Curriculum for Project ECHO: Epilepsy in Children and Youth 

Number Topic Proposed title Learning objectives
1 Seizure Introduction: General definitions, Classification of seizures, epileptic seizures classification

 

“Seizure and epilepsy: Pearls for non-neurologist” · To review definitions and classification of seizures and epilepsy (provoked and unprovoked seizures, ILAE classifications , epilepsy definition)

· Relevant clinical epilepsy pearls for non neurologist

2 Seizure semiology:  focal and generalized non-motor seizures The “staring child” ·  Identify and learn the key clinical features that help to differentiate seizure types that manifest with non-motor semiology

·  Identify focal and generalized paediatric epilepsy syndromes that manifest predominantly with non-motor seizure semiology

3 Seizure semiology: Focal and generalized motor seizures “My child is shaking all over” · Identify, define and differentiate key features of focal and generalized onset seizure types with predominantly motor semiology (Tonic, clonic, hypermotor)

· Identify paediatric epilepsy syndromes presenting with predominant motor seizure semiology

4 Seizure semiology: Infantile spasms, epileptic spasms

 

“The jerky baby” · Identify, define key clinical features that helps to differentiate infantile spasm from other seizure types

· Identify, and differentiate paediatric epilepsy syndromes that manifest predominantly with  infantile and epileptic spams and their mimics

5 Testing: Epilepsy diagnosis and ancillary testing: EEG and Neuroimaging “Is it epilepsy?” What is the diagnostic work-up after the first seizures? ·Identify the clinical features that make the diagnosis of epilepsy in a child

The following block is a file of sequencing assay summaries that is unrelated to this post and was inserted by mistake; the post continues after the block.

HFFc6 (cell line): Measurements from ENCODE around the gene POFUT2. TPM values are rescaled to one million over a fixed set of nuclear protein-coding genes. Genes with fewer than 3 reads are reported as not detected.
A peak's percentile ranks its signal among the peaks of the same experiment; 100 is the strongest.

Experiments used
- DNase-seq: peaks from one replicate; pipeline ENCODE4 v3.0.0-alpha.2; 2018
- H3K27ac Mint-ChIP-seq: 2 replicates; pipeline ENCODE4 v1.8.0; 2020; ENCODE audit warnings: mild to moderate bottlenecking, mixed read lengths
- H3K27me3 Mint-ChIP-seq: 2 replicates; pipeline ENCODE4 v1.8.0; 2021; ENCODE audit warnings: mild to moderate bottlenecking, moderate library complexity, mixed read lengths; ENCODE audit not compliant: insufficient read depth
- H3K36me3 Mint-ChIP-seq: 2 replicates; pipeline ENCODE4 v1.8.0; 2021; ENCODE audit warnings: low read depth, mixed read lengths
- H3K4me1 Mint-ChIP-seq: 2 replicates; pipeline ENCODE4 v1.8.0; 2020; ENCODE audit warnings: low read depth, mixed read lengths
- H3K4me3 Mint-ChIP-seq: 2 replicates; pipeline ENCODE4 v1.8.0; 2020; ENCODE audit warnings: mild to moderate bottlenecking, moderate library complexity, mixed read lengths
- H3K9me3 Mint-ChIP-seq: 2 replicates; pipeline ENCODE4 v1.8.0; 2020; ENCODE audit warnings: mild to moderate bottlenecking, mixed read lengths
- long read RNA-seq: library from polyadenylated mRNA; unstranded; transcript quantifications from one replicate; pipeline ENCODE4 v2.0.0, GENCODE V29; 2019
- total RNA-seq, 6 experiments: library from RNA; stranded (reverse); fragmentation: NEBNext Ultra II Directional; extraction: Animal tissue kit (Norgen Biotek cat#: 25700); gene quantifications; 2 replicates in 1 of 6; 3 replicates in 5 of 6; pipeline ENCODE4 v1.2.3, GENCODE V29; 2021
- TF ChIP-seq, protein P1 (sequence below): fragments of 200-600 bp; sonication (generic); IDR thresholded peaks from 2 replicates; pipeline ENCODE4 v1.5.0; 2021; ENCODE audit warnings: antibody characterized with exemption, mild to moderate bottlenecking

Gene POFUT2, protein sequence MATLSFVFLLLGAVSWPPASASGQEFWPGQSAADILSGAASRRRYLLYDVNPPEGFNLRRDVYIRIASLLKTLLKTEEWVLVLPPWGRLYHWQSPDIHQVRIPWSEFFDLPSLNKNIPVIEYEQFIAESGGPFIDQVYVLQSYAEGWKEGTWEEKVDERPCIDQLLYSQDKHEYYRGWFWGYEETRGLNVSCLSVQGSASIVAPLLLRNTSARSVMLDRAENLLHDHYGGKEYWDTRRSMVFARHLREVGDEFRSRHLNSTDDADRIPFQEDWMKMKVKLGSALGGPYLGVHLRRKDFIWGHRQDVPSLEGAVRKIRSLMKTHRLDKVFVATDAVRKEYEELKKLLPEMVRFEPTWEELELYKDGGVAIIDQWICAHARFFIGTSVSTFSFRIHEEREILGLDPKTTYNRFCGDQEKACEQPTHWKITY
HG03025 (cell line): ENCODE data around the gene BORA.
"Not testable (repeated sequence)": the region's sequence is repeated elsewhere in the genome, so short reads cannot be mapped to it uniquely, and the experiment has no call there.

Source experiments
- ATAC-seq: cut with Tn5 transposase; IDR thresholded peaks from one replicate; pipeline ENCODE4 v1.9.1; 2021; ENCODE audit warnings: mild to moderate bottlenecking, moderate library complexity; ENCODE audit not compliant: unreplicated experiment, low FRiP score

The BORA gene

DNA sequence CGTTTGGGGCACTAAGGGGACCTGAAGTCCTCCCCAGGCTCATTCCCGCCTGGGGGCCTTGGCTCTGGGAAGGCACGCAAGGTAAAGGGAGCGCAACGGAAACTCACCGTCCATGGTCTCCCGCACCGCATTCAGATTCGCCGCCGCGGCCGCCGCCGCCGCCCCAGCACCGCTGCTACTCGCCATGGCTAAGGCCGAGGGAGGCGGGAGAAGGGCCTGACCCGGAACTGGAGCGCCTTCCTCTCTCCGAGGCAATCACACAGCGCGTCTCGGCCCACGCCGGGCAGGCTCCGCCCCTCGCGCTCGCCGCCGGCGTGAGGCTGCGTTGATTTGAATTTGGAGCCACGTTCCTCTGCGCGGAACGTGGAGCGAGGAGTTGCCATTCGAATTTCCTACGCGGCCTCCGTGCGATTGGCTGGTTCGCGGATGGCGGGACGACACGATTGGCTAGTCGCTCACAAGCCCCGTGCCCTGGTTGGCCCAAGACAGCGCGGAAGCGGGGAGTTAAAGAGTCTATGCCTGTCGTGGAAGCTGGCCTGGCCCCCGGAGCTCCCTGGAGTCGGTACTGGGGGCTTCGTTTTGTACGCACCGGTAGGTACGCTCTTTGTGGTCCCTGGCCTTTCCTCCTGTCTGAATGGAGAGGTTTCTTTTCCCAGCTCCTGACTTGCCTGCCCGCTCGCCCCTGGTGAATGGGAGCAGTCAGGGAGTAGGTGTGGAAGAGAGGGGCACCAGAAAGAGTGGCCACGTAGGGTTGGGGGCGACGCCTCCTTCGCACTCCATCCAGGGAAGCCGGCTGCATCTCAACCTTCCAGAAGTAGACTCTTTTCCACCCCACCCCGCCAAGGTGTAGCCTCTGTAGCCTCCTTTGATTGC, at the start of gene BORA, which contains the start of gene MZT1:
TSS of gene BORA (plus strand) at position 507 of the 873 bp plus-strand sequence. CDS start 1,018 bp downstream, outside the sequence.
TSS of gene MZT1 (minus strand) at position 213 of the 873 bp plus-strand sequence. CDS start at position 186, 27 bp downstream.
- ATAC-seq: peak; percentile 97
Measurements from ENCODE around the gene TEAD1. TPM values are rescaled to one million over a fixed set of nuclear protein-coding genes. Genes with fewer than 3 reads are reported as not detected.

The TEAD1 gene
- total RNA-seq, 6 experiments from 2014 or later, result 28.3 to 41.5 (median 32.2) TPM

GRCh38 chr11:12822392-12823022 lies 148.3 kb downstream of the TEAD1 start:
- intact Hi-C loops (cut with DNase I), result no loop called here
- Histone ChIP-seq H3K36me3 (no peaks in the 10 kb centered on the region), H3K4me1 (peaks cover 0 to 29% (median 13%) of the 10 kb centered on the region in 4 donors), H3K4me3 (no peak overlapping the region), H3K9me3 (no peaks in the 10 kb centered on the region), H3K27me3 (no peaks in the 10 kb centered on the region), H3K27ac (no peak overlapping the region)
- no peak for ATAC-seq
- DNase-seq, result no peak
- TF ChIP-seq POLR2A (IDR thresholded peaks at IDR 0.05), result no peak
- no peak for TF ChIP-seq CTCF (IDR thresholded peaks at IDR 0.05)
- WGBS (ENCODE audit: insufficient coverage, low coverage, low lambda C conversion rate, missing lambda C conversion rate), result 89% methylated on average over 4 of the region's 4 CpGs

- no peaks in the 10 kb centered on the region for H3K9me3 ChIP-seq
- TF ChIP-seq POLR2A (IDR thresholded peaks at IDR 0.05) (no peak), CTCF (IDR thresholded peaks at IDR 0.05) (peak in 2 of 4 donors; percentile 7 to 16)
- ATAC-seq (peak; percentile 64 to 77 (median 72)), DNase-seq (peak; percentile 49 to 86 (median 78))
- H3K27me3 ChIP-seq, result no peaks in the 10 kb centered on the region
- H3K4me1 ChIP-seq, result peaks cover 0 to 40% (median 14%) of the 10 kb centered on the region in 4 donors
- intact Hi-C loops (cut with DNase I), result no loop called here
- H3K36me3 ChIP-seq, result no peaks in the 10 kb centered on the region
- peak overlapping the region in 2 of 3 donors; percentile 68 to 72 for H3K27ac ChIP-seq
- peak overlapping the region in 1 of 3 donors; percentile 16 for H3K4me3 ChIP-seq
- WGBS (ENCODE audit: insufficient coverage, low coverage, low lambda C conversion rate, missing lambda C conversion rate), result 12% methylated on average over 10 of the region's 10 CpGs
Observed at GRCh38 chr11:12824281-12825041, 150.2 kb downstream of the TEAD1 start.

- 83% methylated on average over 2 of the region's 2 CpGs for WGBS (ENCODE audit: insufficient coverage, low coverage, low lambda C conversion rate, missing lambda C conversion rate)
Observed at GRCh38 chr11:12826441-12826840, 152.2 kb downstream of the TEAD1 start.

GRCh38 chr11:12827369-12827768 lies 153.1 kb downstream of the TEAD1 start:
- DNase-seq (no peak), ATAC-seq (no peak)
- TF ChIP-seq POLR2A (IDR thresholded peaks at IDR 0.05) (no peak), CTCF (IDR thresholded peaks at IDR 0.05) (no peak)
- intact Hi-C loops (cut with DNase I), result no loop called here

· Review of febrile seizures

· Identify the specific clinical indications for paediatric EEG, neuroimaging and other tests in a child with epileptic seizures

· Understand how tests help to support the diagnosis of epilepsy

·  Recognize “key information” in the EEG and neuroimaging reports pertinent to children with seizures/epilepsy

6 Seizure mimics /Differential diagnosis “If it’s not epilepsy then what is it?” Differentiating epileptic and non-epileptic events

 

·  Identify clinical features and the appropriate diagnostic and treatment plan for children with febrile seizures, syncope, psychogenic non epileptic seizures (PNES) and other potential seizure mimics
7 Seizure safety DANGER: EPILEPSY Precautions to take in activities and resources available for support · Understand seizure safety in regards to water (swimming, baths), sports, physical activity , cooking, fire

· Review current laws, regulations and  guidelines  regarding driving in epilepsy

· Identify resources in the community available for families living with epilepsy

8 Starting the first AED trial Which Drug Do I choose? “The art of managing epilepsy”: How to choose the right anti-seizure medication · Understand the rationale of choosing the first antiepileptic drug for various seizure types in paediatrics

· Understand the importance of counselling families when an AED is started (dosing titrations, duration of the treatment, cost, formulations, ODB and drug  coverage)